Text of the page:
Doug Johnson, UK Extension Entomologist
Kudzu bug continues to be found ever closer to Kentucky (KY). Until just recently, Kudzu bug in Tennessee (TN) was found only in the eastern portion of the state where few soybeans are grown. These infested counties are the closest to KY, but in an area of KY where few soybeans occur. Unfortunately, within the last week, this pest has been found in two additional TN counties. Both of these TN counties are soybean producing areas of central and west TN (See the Map).
Though these two finds are no closer to the KY border (in fact not as close) as the eastern TN infested areas, they are much closer to the KY main soybean production area. Shelby Co. is the greater Memphis area and on the US-51 route that leads directly into the KY Purchase area. Lincoln Co. is on the TN-Alabama line just east of I-65 and astride US-231 that leads directly into middle TN.
Certainly, these finds do not indicate any immediate problem for Kentucky. Nevertheless, we continue to see movement of the population toward KY and now toward our main soybean production area; as expected, along major traffic routes.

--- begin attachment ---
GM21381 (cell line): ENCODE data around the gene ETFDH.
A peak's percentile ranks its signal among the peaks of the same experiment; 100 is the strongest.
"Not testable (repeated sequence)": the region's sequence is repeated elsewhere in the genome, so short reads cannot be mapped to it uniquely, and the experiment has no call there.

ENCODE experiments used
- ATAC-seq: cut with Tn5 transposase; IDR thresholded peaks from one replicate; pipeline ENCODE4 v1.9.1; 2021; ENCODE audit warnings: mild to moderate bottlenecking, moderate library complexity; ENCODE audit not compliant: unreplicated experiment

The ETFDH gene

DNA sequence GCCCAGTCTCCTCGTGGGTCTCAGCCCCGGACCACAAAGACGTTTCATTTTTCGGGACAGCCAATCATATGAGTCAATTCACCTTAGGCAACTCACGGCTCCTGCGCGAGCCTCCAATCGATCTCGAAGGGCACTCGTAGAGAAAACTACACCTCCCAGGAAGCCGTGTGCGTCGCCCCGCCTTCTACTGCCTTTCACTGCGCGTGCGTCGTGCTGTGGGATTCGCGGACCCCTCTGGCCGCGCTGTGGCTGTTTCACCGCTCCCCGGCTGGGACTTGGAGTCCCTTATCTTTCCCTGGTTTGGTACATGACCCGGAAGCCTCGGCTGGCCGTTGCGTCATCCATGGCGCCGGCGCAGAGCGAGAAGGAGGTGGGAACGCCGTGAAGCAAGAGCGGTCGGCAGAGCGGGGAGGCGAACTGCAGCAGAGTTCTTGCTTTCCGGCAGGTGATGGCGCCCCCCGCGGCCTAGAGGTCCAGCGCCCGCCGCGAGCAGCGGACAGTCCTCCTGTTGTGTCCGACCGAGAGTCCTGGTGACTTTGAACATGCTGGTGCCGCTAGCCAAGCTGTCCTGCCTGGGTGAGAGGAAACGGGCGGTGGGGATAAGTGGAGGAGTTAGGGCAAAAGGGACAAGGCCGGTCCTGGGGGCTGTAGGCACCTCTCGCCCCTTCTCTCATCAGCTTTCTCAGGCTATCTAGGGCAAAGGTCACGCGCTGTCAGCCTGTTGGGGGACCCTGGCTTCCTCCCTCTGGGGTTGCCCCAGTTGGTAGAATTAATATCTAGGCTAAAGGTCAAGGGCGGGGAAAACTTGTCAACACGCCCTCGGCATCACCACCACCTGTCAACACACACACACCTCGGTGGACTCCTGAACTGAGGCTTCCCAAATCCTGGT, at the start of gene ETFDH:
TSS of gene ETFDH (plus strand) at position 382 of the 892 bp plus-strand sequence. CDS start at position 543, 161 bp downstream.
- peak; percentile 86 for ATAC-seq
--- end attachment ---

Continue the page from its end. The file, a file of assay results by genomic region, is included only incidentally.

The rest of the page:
No immediate action need be taken save keeping an eye out for the presence of these insects. If you find what appears to be a Kudzu bug or a brown marmorated stink bug, please get them to your local County Extension office so that they can be properly identified.
Note: I have started a twitter feed specifically aimed at information on invasive stink bugs as they relate to KY grain crops. If you would like to receive this twitter feed you may go to your twitter account and follow @DrDougStinkBugs or search on my email address email@example.com. This feed will be used only for information/updates on invasive stink bugs in grain crops (currently Kudzu bug and brown marmorated stink bug); so you will not be overwhelmed with unwanted tweets. The major outlet for more detailed information on these pests will remain the Grain Crops Update blog (http://graincrops.blogspot.com/) and Kentucky Pest News newsletter(http://www2.ca.uky.edu/agcollege/plantpathology/extension/kpnindex.htm).
For All things Kudzu bug See: Kudzubug.org